A C-17 Globemaster III landed at Shindand Air Base recently marking the first time the large military transport aircraft was needed to land at the base since the refurbished runway opened in December 2010.
The landing marked a significant milestone as strategic airlift provides a critical and important capability to mass lethal and nonlethal forces on a global scale. Airlift is the rapid mobility cornerstone of the United States' first responder force in times of crisis anywhere around the globe, Shindand officials said.
"Shindand's ability to operate and maintain a C-17 capable war-fighting platform directly supports the U.S. Central Command commander's operational support vision for Western Afghanistan," said Col. Larry Bowers, the 838th Air Expeditionary Advisory Group commander "C-17 aircraft, in particular, are often the first called and sometimes the only military force capable of providing an initial response and volume to a crisis within hours of the need."
Located in Herat province, Shindand's originally Soviet-built runway, constructed in 1961, was rebuilt at the base after it suffered massive damage by coalition forces during the initiation of Operation Enduring Freedom in 2002. The runway was rebuilt in 2009 and since then has supported coalition aircraft as large as a C-130 Hercules.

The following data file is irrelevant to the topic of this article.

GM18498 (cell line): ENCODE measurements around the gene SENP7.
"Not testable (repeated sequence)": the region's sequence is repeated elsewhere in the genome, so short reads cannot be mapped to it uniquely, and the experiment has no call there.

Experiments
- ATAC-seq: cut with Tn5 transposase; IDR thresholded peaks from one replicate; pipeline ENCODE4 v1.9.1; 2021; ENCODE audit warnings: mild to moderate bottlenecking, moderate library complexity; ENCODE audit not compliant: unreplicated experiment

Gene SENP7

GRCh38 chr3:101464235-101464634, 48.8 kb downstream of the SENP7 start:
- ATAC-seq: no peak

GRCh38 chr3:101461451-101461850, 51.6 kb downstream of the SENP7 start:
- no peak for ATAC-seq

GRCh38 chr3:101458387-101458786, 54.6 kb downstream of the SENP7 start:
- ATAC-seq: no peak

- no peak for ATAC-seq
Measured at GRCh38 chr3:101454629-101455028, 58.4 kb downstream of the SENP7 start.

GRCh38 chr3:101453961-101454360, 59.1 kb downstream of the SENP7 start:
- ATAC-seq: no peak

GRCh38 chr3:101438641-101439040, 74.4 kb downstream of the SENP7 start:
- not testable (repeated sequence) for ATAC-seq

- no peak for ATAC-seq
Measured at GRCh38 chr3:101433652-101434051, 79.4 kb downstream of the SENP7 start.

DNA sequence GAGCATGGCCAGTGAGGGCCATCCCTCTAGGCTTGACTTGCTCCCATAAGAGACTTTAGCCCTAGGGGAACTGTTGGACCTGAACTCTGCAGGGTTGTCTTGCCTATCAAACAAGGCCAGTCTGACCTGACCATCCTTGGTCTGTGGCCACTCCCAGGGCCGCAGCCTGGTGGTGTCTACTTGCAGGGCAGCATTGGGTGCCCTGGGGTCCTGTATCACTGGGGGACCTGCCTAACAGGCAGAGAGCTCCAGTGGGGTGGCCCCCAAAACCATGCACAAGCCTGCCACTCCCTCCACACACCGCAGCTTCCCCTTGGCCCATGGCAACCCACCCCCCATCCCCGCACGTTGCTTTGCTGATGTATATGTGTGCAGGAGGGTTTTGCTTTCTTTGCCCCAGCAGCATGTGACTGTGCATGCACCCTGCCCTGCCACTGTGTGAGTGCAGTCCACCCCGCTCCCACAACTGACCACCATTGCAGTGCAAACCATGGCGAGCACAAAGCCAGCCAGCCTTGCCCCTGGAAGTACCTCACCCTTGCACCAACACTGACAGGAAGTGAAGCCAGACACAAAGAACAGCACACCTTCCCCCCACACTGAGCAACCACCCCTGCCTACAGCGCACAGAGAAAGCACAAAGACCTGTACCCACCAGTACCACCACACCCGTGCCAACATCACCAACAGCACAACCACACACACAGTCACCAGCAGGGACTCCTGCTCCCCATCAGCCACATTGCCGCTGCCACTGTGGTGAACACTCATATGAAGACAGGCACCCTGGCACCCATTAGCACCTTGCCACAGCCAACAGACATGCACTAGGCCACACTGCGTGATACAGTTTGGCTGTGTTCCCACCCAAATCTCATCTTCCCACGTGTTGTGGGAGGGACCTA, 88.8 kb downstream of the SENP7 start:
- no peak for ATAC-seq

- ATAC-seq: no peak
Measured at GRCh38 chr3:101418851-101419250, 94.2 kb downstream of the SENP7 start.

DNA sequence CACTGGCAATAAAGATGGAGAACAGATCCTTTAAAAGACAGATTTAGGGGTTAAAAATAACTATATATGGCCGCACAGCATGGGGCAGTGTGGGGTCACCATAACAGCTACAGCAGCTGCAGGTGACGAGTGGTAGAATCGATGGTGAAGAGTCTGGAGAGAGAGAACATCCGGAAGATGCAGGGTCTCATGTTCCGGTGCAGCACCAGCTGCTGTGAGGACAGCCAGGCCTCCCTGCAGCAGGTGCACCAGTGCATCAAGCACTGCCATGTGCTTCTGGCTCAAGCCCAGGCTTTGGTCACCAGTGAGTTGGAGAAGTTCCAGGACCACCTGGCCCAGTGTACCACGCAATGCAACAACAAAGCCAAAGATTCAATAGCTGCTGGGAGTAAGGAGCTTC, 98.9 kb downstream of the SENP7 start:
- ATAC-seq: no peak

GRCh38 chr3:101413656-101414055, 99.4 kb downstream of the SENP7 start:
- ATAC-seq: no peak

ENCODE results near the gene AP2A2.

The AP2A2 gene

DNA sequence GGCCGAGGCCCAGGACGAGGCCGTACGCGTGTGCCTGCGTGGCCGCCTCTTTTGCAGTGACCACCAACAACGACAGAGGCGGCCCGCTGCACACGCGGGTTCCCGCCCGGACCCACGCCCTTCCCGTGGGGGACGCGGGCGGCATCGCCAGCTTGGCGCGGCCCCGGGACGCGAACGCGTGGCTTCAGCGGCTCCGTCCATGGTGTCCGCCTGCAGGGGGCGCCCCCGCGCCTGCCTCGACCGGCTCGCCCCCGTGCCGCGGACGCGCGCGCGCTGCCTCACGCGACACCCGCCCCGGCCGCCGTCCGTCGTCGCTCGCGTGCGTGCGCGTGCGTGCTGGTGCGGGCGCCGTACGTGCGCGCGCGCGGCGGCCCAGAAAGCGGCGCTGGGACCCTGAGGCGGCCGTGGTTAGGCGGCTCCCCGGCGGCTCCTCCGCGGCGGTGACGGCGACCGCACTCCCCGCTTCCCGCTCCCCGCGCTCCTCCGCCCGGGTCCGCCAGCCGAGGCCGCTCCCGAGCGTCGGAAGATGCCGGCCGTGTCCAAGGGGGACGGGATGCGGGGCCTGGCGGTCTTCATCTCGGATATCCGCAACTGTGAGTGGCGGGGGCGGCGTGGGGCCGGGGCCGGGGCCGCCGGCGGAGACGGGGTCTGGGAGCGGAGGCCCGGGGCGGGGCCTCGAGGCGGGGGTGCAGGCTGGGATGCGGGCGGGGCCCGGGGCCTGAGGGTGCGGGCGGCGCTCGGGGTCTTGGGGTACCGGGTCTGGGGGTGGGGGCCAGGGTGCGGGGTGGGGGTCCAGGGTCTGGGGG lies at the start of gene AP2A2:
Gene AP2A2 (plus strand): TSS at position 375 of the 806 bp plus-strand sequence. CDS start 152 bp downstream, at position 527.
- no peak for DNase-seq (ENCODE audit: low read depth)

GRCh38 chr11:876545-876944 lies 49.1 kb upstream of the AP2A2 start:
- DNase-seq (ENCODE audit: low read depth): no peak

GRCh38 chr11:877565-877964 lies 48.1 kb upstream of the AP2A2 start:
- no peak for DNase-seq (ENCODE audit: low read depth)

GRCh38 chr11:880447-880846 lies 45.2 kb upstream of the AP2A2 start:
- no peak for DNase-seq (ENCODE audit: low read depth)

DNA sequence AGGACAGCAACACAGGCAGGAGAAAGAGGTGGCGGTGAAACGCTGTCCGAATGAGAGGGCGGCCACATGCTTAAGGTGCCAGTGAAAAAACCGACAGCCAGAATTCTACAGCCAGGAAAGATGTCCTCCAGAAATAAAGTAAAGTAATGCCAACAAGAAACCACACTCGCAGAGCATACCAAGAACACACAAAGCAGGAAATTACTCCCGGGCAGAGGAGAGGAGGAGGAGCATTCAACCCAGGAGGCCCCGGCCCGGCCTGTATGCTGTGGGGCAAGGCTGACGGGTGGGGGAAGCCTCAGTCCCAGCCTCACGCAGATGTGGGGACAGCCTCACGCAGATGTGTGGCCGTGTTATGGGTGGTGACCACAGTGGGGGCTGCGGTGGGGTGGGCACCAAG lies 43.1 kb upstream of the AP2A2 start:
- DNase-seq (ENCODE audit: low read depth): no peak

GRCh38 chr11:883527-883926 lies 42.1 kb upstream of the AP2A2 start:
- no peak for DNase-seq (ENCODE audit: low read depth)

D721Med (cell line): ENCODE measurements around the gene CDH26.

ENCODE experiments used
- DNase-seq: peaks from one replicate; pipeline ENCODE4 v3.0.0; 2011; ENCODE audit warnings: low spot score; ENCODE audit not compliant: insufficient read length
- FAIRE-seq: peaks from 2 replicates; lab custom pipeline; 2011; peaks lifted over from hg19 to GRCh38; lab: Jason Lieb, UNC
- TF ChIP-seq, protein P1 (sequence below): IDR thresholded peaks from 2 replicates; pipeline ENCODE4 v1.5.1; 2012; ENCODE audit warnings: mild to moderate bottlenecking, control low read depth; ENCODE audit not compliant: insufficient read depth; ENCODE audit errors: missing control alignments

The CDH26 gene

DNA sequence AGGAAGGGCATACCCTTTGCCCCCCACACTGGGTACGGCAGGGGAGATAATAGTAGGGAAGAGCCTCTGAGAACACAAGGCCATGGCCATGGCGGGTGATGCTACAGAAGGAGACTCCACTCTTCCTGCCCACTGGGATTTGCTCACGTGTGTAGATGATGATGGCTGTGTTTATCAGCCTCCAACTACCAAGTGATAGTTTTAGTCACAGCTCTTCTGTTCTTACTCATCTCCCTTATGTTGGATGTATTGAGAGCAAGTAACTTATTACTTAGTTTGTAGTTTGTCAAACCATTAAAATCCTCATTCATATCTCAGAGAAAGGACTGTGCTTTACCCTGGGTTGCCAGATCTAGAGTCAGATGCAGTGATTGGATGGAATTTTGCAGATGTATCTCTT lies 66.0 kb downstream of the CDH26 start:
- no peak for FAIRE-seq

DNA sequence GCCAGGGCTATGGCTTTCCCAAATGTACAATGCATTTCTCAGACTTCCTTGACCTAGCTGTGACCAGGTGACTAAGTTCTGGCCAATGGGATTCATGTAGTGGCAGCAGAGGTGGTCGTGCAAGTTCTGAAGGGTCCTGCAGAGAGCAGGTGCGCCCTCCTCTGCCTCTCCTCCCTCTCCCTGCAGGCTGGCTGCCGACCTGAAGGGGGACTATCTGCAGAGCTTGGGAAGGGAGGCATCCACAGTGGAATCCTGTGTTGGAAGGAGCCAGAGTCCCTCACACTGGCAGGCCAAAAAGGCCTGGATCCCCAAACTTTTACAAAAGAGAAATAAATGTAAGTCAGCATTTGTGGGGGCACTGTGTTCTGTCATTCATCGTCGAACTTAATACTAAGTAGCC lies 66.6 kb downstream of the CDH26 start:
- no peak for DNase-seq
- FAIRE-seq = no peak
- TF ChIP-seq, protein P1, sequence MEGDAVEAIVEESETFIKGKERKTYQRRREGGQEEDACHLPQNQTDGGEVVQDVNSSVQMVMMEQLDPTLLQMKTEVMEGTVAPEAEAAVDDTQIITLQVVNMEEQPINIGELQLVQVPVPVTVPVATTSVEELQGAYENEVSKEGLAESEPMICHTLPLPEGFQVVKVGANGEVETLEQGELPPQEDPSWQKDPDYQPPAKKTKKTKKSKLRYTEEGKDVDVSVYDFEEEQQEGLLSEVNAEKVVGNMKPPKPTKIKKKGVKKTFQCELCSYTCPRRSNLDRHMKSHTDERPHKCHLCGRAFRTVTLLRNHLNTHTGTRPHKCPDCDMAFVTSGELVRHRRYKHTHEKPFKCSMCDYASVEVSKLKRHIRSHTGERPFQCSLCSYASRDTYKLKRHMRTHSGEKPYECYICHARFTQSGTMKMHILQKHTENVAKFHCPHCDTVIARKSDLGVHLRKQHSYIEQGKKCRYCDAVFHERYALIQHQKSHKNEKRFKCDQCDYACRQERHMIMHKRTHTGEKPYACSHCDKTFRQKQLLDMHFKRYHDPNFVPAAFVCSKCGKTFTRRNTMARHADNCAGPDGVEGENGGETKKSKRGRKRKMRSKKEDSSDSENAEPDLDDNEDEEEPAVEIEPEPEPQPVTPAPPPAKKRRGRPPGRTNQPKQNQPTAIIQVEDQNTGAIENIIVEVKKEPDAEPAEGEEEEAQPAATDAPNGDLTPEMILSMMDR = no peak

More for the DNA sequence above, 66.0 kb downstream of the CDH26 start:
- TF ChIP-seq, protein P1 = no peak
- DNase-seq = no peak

Officials said the role of the C-17 will be to transport cargo and passengers and within 60 days, the flightline will also have the capability to support two C-17s 24-hours a day in direct support of Operation Enduring Freedom.
"Aircraft improves battlefield distribution for users and increases the system's ability to respond quickly to change which will serve to shorten Shindand's logistical timelines and supply lines for personnel, pieces and parts in direct support of OEF," Colonel Bowers explained. "Airlift is viewed as a foundation of U.S. national security at the strategic level and as a crucial capability for operational commanders within a theater."
The landing was truly a joint team effort, officials said.
"This landing could not have taken place without the teamwork of many base agencies coming together in a total team effort," said Capt. Billy Wilson, of 838th AEAG operations. "What's truly phenomenal is this landing had zero impact on fixed-wing operations."
Shindand's 2,600-meter long by 27.5-meter wide runway is constructed of concrete and provides all-weather capability. It will support all Afghan air force aircraft and is used to facilitate the Afghan pilot training program while supporting coalition operations.
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